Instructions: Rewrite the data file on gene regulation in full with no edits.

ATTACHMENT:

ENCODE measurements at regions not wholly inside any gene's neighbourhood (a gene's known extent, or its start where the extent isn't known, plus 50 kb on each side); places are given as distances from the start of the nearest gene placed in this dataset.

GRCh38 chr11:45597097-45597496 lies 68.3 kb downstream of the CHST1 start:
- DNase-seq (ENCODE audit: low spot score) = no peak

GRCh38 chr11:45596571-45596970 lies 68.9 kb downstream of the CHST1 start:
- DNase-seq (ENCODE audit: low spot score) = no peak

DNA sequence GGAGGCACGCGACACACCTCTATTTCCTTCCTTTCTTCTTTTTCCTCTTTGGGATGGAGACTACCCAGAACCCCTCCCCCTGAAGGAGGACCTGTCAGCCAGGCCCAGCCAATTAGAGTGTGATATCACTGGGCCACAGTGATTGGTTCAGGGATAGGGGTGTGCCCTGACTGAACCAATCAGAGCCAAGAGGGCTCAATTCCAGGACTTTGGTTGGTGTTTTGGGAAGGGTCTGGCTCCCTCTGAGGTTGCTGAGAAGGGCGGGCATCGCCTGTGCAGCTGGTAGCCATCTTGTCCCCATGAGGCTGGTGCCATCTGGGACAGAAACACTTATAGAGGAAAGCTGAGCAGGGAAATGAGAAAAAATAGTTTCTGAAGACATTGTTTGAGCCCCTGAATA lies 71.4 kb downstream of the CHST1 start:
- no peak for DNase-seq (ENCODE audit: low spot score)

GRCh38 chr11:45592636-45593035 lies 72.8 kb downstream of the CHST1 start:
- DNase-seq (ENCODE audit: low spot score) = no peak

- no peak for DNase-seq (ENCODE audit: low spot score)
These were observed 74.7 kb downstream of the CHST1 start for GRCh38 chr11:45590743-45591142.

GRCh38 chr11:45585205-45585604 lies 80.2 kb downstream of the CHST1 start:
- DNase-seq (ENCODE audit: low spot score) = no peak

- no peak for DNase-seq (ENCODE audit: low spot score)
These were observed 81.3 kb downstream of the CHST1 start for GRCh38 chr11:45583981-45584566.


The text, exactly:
ENCODE measurements at regions not wholly inside any gene's neighbourhood (a gene's known extent, or its start where the extent isn't known, plus 50 kb on each side); places are given as distances from the start of the nearest gene placed in this dataset.

GRCh38 chr11:45597097-45597496 lies 68.3 kb downstream of the CHST1 start:
- DNase-seq (ENCODE audit: low spot score) = no peak

GRCh38 chr11:45596571-45596970 lies 68.9 kb downstream of the CHST1 start:
- DNase-seq (ENCODE audit: low spot score) = no peak

DNA sequence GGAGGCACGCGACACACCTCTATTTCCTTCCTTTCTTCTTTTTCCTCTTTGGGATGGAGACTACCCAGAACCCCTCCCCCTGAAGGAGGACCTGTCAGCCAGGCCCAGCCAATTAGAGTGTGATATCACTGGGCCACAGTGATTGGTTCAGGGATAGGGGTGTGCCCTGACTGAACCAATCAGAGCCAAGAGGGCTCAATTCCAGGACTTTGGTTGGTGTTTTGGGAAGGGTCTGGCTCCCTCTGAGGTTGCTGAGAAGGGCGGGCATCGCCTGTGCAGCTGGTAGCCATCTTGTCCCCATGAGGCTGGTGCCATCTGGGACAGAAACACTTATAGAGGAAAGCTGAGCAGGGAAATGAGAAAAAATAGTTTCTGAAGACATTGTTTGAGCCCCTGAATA lies 71.4 kb downstream of the CHST1 start:
- no peak for DNase-seq (ENCODE audit: low spot score)

GRCh38 chr11:45592636-45593035 lies 72.8 kb downstream of the CHST1 start:
- DNase-seq (ENCODE audit: low spot score) = no peak

- no peak for DNase-seq (ENCODE audit: low spot score)
These were observed 74.7 kb downstream of the CHST1 start for GRCh38 chr11:45590743-45591142.

GRCh38 chr11:45585205-45585604 lies 80.2 kb downstream of the CHST1 start:
- DNase-seq (ENCODE audit: low spot score) = no peak

- no peak for DNase-seq (ENCODE audit: low spot score)
These were observed 81.3 kb downstream of the CHST1 start for GRCh38 chr11:45583981-45584566.